The Right Cut.

This is an inspirational story of a former convict who saw both a need and an opportunity in his community and decided to not only make a change in himself, but the law.

William Burt of Waterloo, Iowa had made mistakes in his life. Lots of mistakes, including mistakes that sent him to prison. In his mind, he justified some of his illegal activities by saying he was “providing for his family.”

It took his son asking him the question of “if providing for your family is the most important thing to you, how can you do that [in prison]?” to open his eyes.

Burt looked around and saw a need in his community for people who could either not get to a barbershop. After cutting hair in prison, he went to “barber school,” graduated and decided he would open a mobile barber shop.

The problem was that Iowa had a law that did not allow for mobile barbershops.

That launched Burt on a crusade to get the law changed. He was later joined by the group Americans For Prosperity in the fight.

Several years later, the legislature unanimously repealed the law and the repeal was signed by the governor.

Mobile barbershops were now legal in the state of Iowa.

We love this story for so many reasons.

The first is the Burt did not say “someone needs to do this.” He took up the challenge and was later joined by others.

Secondly, he did not ask for government money to fund his actions.

Third, and most importantly, this is a story of redemption. A man who made mistakes, admitted those mistakes, served his time, turned his life around and now is not only making a difference in the lives of his family, but that of his community.

If you are wondering if such a ridiculous law outlawing a mobile barbershop was in place in there state of Florida, there is and there isn’t.

Florida Code Chapter 476 has the regulations for barbers and section 476.034 says what a “barbershop” is:

476.034 Definitions.–As used in this act:

(3) “Barbershop” means any place of business wherein the practice of barbering is carried on.

Obviously, a mobile barbershop would be a “business wherein the practice of barbering is carried on.”

However, in rules finalized on June 3, 2020, there were some changes made, but this regulation was left in place:

(14) All barbershops are to be equipped with adequate toilet and sink facilities on the premises or in the same building as, and within 300 feet of the barbershop. To be adequate, such facilities shall have at least one toilet and one sink with running water. Such facilities shall be equipped with toilet tissue, soap dispenser with soap or other hand cleaning material, sanitary towels or other hand-drying device such as a wall-mounted electric blow dryer, and waste receptacle. Such facilities and all of the foregoing fixtures and components shall be kept clean, in good repair, well-lighted and adequately ventilated to remove objectionable odors and shall comply with the provisions of Rule 64E-10.044, Florida Administrative Code (F.A.C.). (emphasis ours)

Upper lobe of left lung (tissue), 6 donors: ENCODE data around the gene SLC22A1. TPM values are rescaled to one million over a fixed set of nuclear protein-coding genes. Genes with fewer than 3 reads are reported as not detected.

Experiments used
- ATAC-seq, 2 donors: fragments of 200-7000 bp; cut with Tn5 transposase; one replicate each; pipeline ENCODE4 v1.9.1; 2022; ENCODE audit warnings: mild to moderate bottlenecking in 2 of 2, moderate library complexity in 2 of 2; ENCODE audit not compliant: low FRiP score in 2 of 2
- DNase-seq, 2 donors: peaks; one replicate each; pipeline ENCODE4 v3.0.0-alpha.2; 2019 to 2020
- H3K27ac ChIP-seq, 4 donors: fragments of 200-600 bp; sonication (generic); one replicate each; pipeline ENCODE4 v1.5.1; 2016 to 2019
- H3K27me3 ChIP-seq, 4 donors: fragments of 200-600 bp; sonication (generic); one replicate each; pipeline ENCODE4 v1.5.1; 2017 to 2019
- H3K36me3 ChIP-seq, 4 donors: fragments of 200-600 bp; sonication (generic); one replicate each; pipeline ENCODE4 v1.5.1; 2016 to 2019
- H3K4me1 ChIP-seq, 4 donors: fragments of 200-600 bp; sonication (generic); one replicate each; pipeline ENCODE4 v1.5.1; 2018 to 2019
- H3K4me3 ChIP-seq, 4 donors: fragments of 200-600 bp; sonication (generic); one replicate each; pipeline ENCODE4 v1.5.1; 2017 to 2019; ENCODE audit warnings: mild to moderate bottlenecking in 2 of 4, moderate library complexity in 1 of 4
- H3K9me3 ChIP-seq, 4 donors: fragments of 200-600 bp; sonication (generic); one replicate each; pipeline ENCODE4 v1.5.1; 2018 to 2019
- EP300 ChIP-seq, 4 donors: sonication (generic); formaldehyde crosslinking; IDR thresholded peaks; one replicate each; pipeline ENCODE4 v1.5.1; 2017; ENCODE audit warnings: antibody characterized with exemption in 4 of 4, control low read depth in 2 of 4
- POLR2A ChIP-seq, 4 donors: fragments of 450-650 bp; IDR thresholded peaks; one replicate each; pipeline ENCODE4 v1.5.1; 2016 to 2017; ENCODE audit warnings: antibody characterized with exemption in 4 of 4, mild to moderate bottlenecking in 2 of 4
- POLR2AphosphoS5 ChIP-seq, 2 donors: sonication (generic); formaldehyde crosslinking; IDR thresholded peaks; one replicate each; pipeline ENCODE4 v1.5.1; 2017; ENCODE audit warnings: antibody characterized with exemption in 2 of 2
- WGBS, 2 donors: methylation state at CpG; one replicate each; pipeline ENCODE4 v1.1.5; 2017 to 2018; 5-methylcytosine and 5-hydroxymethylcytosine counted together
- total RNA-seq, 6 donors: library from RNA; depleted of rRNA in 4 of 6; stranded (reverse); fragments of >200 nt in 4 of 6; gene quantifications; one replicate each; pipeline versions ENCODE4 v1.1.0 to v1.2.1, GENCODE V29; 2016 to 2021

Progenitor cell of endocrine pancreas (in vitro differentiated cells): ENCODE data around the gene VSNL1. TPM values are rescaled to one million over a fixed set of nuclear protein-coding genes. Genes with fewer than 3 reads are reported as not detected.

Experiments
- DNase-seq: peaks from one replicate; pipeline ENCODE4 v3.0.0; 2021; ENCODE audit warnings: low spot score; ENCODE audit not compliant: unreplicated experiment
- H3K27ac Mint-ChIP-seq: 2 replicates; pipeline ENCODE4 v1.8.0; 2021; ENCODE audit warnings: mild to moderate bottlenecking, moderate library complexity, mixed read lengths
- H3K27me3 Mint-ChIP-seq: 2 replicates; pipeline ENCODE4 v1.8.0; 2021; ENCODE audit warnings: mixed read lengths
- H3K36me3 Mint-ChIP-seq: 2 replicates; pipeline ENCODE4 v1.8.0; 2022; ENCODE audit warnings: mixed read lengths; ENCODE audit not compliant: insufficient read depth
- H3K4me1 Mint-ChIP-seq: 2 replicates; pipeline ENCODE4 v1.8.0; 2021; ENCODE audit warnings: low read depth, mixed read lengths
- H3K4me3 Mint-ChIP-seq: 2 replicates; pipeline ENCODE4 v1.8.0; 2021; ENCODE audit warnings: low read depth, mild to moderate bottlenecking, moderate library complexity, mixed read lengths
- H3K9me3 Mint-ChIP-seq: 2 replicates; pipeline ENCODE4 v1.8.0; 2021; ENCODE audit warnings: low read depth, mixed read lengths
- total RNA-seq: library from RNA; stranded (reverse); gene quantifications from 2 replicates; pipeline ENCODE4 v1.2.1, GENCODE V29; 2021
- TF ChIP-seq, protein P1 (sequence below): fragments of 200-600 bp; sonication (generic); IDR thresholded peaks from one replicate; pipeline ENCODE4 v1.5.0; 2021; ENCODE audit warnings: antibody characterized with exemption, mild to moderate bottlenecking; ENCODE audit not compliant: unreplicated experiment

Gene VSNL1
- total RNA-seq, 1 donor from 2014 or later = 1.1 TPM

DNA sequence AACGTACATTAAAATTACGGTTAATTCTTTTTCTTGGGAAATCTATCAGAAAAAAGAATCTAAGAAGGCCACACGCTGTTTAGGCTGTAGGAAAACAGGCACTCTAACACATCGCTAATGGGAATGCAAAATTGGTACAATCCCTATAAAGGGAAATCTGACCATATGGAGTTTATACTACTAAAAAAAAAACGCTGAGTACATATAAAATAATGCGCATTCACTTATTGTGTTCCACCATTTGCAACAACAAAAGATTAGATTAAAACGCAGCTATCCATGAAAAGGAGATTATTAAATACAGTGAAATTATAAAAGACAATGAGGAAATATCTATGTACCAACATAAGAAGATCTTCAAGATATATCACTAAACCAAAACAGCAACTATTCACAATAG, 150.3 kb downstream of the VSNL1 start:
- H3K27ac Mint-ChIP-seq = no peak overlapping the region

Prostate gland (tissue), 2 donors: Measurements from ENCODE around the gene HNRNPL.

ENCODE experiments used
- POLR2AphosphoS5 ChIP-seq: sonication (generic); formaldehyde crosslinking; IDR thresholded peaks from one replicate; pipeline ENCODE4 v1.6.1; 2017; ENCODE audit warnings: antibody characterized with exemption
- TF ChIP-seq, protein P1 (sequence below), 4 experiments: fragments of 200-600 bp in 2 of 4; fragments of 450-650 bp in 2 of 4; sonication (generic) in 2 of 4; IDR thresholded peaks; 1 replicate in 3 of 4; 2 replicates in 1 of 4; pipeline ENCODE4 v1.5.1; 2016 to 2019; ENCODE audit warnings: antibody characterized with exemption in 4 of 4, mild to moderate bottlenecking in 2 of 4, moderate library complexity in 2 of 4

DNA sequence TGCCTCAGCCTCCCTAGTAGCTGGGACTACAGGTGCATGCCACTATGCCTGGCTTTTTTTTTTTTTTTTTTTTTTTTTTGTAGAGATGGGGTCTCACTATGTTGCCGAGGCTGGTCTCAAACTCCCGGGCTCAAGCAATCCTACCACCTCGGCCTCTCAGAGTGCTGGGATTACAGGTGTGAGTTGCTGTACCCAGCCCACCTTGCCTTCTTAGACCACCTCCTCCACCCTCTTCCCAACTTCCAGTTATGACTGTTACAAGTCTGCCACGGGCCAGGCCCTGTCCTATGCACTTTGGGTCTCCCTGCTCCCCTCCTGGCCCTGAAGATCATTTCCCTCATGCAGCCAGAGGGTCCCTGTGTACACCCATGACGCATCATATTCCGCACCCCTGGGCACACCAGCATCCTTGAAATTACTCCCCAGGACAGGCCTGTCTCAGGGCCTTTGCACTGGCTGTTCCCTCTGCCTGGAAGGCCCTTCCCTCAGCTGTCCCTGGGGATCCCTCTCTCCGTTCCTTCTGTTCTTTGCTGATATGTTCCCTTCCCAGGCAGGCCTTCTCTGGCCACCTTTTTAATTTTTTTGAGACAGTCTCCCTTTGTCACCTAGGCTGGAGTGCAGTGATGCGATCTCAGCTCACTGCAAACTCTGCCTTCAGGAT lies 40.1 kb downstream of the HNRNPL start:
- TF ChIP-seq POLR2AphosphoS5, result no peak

Unless one had a bigger truck / van, a fully serviceable bathroom is going to add more space and cost to a mobile barbershop. We believe that would make a mobile barbershop prohibitive in costs. What should be remembered is that the mobile barbershops are generally coming to their clients who have toilet facilities in their residence.

It makes no sense to us.

Also, to be a licensed barber, one must take 1,200 hours of training. That’s more than a year of school in a Brevard County Public school.

Just to cut hair.

Such regulations often provide barriers into the marketplace and prevent employment.

While we fully agree with schooling for sanitation and health concerns in the profession, there is no way that takes 1200 hours. Much of the training is for other areas that barbers will never use such as hair dying, chemicals in hair, etc.

However, it could be worse.

Natural hair braiding is a beauty practice popular among many African, African-American and immigrant communities in the United States. Braiding is a very safe practice as braiders do not use any dangerous chemicals, dyes or coloring agents and do not cut hair. Yet in many states, braiders have to endure hundreds of hours of unnecessary coursework and pay thousands of dollars before they can legally work.


Braiding laws vary dramatically across the country. In seven states, natural hair braiders are forced to become licensed as either cosmetologists or hairstylists. Yet few of these states actually teach natural hair braiding styles. Instead, braiders have to learn cosmetology practices they have no intent on using in their career, like giving manicures or bleaching hair. Complying with these regulations is an ordeal, with licenses requiring up to 2,000 hours of training and costing upwards of $20,000 in tuition fees at cosmetology schools.

In 14 states and Washington, D.C., braiders are regulated by separate, specialty licenses, with eight of those states requiring anywhere from 200 to 500 hours of coursework before a braider can work legally. (emphasis ours)

We put up far too many barriers for people to enter the marketplace and workforce. Usually those barriers are advocated for by people already working in the field who don’t want the competition as opposed to any real health of safety benefit for the community.

But that’s getting even further off of what we wanted to focus upon in this post which is William Burt.

Congratulations to him for getting the state to change and antiquated law, but more importantly, congratulations for showing that a criminal can turn their life around.

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